Fat Intake (g) = Body Weight (kg) x 1.5
Rest Day Carbohydrate (g) = BMR – protein calories – fat calories + 500 calories
Active Day Carbohydrate (g) = (BMR x 1.5) – protein calories – fat calories + 500 calories
For instance, the daily intake of a 99kg male with a body fat percentage of 24.26% looking to increase muscle mass is…
Protein intake = 178g
Fat intake = 112g
Carbohydrate inactive = 184g
Carbohydrate active = 428g
Calorie Target (inactive days) = 2452 calories
Calorie Target (active days) = 3428 calories

“When putting on muscle mass, additional calories from protein is not a bad thing, as long as you are getting enough fibre in your diet and reaching your overall calorie target. Dwayne ‘The Rock’ Johnson is known to eat 5000 calories a day, 507g of protein across 7 meals a day.”

But protein isn’t just about building bulk. It also plays a crucial role in immune function, blood sugar control and weight loss. If your goal is to lose body fat, you need to take protein seriously. Why? Well, where do I start?

  • Protein requires more energy to digest than carbs and fat so you burn more calories to process protein than you do the other two.
  • Protein keeps you full for longer due to this lengthy digestion time
  • Protein assists with muscle growth (as I’ve mentioned) and muscle burns a lot more calories in the body than fat so protein is key for weight loss

As you’re losing weight, your body burns both fat and muscle. Unlike carbohydrates and fat, protein can’t be stored. So if you want to achieve a leaner physique or build muscle, you need to top up your supply, every day.

Great, so what does this look like on a plate?

Now you’ve calculated your protein needs, you’re probably wondering how to meet them.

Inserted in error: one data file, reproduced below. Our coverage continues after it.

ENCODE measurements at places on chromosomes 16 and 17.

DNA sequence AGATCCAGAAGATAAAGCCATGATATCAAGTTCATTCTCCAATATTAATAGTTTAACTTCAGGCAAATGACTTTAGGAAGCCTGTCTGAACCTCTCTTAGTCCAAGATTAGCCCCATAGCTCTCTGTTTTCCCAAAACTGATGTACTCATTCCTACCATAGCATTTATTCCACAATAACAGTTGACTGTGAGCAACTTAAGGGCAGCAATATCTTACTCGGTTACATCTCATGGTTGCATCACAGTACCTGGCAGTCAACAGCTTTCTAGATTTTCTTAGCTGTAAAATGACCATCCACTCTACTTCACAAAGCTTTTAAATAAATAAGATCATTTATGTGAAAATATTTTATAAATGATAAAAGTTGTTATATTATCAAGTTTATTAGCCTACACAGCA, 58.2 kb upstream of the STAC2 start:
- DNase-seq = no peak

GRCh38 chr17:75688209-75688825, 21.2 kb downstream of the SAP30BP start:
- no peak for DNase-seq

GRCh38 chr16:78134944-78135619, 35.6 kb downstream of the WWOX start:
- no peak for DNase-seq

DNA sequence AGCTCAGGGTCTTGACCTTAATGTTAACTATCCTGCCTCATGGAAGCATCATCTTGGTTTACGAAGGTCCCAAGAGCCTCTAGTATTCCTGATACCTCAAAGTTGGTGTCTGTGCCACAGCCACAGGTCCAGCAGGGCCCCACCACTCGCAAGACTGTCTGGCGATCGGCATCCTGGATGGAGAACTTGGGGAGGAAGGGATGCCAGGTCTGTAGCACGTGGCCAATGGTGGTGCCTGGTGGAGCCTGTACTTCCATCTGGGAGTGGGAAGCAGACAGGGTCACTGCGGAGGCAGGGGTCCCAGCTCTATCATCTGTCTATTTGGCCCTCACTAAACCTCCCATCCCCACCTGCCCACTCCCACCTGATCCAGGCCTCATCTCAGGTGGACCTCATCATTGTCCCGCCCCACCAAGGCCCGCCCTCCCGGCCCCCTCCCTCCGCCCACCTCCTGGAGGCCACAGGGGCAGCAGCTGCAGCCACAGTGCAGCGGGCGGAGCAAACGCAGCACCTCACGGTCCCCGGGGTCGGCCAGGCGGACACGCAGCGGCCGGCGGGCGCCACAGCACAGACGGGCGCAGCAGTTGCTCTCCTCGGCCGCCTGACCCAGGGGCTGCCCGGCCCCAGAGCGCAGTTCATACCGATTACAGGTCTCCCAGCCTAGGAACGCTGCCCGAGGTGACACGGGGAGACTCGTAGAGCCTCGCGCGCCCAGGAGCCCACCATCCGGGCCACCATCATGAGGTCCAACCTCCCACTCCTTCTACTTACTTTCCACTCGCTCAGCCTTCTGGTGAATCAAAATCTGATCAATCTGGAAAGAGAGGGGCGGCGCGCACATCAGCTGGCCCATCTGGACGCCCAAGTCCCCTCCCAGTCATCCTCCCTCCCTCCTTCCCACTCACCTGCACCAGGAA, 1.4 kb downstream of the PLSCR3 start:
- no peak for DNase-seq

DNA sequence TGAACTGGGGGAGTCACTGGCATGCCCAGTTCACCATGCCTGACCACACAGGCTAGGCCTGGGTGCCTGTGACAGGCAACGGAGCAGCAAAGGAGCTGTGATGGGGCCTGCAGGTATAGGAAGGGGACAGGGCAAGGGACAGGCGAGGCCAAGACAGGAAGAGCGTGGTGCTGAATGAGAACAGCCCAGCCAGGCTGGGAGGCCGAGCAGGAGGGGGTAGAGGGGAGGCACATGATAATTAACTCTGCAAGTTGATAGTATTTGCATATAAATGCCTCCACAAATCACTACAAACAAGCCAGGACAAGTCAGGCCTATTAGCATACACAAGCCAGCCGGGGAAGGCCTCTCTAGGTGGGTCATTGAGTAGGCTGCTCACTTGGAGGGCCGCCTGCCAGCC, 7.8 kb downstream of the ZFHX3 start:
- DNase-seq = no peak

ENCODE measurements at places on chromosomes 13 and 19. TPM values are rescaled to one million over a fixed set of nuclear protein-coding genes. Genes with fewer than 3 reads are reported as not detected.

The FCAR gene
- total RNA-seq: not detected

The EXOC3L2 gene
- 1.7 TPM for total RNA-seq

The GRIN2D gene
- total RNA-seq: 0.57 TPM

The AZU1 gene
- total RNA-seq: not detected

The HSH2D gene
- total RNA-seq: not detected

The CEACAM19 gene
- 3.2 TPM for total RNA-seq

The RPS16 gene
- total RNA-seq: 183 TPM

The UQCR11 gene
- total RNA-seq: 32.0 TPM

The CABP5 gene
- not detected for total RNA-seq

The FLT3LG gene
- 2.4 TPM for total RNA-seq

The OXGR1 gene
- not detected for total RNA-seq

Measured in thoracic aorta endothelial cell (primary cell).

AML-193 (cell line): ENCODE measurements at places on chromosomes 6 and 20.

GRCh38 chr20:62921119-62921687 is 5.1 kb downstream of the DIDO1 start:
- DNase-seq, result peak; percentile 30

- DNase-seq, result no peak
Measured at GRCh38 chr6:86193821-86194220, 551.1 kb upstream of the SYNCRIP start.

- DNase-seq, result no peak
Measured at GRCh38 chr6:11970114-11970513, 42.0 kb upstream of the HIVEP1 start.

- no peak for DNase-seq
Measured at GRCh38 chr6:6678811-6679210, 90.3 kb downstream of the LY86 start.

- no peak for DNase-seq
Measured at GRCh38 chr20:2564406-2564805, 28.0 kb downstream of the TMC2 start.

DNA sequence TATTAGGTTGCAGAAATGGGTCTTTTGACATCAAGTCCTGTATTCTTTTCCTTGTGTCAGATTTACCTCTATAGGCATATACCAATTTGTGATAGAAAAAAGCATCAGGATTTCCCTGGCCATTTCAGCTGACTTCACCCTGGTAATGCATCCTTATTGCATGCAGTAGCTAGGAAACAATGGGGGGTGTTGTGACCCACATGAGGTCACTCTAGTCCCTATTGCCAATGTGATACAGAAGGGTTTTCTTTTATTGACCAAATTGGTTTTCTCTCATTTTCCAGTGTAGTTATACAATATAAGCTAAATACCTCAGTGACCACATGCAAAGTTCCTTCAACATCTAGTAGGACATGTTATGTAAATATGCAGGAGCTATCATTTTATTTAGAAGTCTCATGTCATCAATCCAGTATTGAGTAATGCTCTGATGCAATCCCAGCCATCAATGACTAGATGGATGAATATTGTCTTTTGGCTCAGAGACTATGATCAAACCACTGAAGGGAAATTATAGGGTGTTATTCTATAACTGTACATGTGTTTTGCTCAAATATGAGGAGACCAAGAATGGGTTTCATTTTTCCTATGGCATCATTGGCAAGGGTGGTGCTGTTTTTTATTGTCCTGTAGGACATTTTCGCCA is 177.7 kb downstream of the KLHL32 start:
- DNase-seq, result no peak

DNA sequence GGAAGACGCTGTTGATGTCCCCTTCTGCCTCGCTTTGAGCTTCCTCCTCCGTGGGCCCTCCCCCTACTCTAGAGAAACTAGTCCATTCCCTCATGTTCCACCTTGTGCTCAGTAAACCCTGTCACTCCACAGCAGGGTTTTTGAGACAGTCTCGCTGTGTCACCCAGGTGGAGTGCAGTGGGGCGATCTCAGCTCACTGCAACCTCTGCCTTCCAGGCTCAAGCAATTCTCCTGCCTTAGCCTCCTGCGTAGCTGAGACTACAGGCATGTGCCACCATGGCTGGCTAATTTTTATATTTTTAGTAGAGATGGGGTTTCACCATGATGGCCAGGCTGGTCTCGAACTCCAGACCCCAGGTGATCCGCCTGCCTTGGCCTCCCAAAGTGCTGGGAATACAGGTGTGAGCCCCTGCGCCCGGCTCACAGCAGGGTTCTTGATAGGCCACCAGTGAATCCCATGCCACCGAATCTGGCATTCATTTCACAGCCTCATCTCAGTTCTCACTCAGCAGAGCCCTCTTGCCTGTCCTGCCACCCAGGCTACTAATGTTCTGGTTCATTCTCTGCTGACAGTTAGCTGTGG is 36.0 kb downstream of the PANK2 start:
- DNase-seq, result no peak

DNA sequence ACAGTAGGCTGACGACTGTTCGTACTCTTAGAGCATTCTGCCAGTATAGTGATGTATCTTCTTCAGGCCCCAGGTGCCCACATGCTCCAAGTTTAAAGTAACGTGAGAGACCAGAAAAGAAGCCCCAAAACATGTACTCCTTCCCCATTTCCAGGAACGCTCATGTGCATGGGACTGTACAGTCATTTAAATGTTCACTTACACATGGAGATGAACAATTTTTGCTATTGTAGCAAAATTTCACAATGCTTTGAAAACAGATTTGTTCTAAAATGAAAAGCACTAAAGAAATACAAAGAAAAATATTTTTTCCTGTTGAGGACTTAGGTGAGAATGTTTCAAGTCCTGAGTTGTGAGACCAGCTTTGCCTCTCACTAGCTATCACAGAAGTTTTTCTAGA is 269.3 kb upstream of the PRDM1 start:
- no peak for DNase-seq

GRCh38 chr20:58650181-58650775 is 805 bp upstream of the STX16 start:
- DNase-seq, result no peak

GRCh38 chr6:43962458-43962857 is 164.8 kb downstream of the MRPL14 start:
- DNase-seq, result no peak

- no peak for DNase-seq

“It’s not only important to think about eating protein but where that protein may have come from. For instance, studies have shown that grass-fed meats contain more nutrients than grain fed, particularly Omega 3’s. Where possible look for locally grown and sustainably farmed sources of protein and limit your intake of highly processed meats like luncheon meats. Ideally, a mixture of plant and animal based proteins should be consumed,” says Stark.
Some great examples of protein (per 100g) include:

  • Chicken 34g
  • Salmon 39g
  • Pork 27g
  • Red Meat 27g
  • Cottage Cheese 11g
  • Tofu 8.1g
  • Red Lentils 6.8g
  • Kidney Beans 6.6g
  • Eggs 6g
  • Quinoa 4g

So if you are a 65kg female, doing resistance training 3 days a week you should be eating 78g of protein a day, so equivalent to 13 eggs or 6 cups of lentils or 2 salmon steaks. For example, you could have 3 eggs at breakfast, 150g of chicken at lunch and 150g of fish or meat for dinner. And if you follow a plant-based diet, don’t panic. You can easily meet your protein requirements. Check out this vegan ultra-marathon runner if you don’t believe me.
If this all seems too hard to calculate, Stark suggests starting with a palm-sized portion of protein at every main meal. Two palms if you’re male.

And is it possible to eat TOO much?

If a bit is good then a lot must be better, right? Not always. When you eat more protein than your body needs, it metabolizes as glucose. This means your body uses it the same way it would sugar—that is, it’s either excreted through your urine or stored in your fat cells. If you’re consuming too many kilojoules, the latter is likely to happen, leading to weight gain.
At the end of the day, we’re all different. Assessing the perfect protein intake for your body is a matter of trial and error. That being said, eating more protein alone won’t help you reach your goals, it’s important to eat the right amount for your activity levels to avoid unnecessary weight gain.

If you’d like to build muscle or slim down, try Greg’s upcoming 8-Week Better You program which kicks off September 11.